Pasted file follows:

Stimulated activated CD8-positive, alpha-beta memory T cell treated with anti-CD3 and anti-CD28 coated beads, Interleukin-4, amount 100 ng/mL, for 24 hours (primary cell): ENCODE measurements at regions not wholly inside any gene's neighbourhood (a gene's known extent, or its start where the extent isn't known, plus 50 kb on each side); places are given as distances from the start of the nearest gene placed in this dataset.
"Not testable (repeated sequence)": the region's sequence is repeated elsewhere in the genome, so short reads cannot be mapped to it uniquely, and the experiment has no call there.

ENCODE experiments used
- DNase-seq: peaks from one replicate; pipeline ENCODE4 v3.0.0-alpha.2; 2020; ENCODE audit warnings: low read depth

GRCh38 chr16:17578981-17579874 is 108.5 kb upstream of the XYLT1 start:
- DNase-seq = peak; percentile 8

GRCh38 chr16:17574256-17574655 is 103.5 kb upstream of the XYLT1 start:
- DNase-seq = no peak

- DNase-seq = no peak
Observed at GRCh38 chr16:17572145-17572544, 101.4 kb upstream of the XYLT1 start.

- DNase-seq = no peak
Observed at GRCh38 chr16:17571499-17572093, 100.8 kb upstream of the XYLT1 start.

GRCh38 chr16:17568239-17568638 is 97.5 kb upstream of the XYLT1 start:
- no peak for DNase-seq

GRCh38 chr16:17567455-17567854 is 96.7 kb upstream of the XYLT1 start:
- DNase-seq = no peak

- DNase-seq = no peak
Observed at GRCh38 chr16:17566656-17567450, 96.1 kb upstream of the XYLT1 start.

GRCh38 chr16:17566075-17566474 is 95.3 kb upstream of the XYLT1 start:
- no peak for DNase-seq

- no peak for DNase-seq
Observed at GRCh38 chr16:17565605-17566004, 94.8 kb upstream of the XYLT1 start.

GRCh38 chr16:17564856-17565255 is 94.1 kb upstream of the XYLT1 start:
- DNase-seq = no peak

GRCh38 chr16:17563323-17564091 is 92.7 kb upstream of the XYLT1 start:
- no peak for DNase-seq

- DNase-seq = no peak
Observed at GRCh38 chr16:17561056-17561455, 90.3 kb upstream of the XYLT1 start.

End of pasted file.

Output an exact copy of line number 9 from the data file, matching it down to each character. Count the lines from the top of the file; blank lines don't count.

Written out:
- DNase-seq = no peak